Hunting, fishing, and trapping activities are important to many Alaskans and non-residents. Hunters, anglers, and trappers are reminded that all seasons remain open as scheduled during the COVID-19 pandemic unless changed by emergency order. All emergency orders and announcements can be found here http://www.adfg.alaska.gov/index.cfm?adfg=newsreleases.main .
The Alaska Department of Fish and Game reminds everyone that the Health Mandates issued by the State are continually being updated to provide guidance for traveling both to and within Alaska. These plans are critical to ensure the health of participants and Alaska communities.
Details regarding specific requirements can be found at https://covid19.alaska.gov/health-mandates/ . As we learn more about the COVID pandemic, mandates and associated requirements will change.
We are all in this together. Hunters, anglers, and trappers are asked to lead by example, follow the current health mandates, and be respectful of the communities in which we live and through which we travel. It is possible, even with the current restrictions, to get out and enjoy the great outdoors.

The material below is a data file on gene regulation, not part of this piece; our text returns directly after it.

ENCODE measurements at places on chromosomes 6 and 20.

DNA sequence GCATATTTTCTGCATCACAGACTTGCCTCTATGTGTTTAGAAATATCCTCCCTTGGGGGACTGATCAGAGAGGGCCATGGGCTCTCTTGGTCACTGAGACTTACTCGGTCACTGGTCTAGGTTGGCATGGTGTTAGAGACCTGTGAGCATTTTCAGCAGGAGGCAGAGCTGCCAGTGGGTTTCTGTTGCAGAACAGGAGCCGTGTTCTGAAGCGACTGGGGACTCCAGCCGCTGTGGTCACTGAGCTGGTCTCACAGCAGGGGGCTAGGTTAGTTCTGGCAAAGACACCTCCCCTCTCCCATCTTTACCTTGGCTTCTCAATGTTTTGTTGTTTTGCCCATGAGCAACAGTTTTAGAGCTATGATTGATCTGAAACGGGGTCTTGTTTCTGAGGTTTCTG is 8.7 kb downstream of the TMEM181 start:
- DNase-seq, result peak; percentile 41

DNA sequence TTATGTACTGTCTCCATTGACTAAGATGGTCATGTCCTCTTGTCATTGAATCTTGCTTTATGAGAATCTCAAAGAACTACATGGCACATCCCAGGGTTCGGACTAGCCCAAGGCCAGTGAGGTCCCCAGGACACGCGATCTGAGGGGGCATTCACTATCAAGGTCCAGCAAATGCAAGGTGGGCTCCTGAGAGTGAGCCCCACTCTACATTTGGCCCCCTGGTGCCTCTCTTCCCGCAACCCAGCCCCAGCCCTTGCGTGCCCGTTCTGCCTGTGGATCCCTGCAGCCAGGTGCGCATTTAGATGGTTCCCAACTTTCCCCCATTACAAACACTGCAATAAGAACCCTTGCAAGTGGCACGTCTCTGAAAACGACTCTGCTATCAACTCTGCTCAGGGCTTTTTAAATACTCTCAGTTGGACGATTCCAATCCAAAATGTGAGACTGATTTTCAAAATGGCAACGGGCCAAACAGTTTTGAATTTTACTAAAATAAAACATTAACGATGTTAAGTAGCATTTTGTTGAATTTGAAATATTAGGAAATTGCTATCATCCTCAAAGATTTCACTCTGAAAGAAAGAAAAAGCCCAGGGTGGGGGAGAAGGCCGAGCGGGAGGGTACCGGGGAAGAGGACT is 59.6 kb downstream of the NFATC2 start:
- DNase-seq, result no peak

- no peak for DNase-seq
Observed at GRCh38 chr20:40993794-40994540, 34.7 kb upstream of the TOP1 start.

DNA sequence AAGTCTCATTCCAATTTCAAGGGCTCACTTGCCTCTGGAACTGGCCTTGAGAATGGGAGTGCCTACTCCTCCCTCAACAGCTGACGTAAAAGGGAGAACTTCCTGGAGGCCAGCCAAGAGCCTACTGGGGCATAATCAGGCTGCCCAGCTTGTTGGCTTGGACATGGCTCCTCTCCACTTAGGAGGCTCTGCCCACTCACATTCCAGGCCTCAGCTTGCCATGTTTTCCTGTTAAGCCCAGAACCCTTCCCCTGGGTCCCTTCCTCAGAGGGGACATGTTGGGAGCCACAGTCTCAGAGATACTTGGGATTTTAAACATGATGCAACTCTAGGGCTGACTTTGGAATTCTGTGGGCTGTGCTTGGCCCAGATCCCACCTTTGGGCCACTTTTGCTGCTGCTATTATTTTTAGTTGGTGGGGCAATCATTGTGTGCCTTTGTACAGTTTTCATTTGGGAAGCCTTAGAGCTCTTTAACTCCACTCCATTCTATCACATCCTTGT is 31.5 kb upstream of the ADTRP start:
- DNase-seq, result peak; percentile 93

Be safe, be respectful, and may your hunting, fishing, and trapping adventures be successful in every way possible.
Rick Green, ADF&G
Tackling Alaska’s High Health Care Costs
Unfortunately, many Alaskans have personally borne the brunt of our state’s extremely high health care costs in recent years. But having some of the most expensive health care in the nation wasn’t always the case for Alaska. In fact, per-capita expenditures on health care used to be about the same as the national average.
A new report, authored by a nationally-respected health care economist, shows that Alaskan per-capita expenditures on health care have been growing significantly faster than the national average over the last 30-some years. Nationally, spending on health care has been fairly stable over the past two decades, but Alaska’s has continued unabated. The report found that Alaska’s annual per-capita health care expenditures were more than $11,000—higher than any other state.
Thirty years ago, Alaska’s per-capita spending on health care was about the same as the national average. In the early 2000s, however, expenditures in Alaska began to grow . . . and kept growing. In particular, Alaska’s per-capita expenditures on hospital care are now 50 percent higher than the national average, and 80 percent higher for physician and clinical services. Let me repeat that – per-capita spending for physician and clinical services in our state is up to 80 percent more than the national average.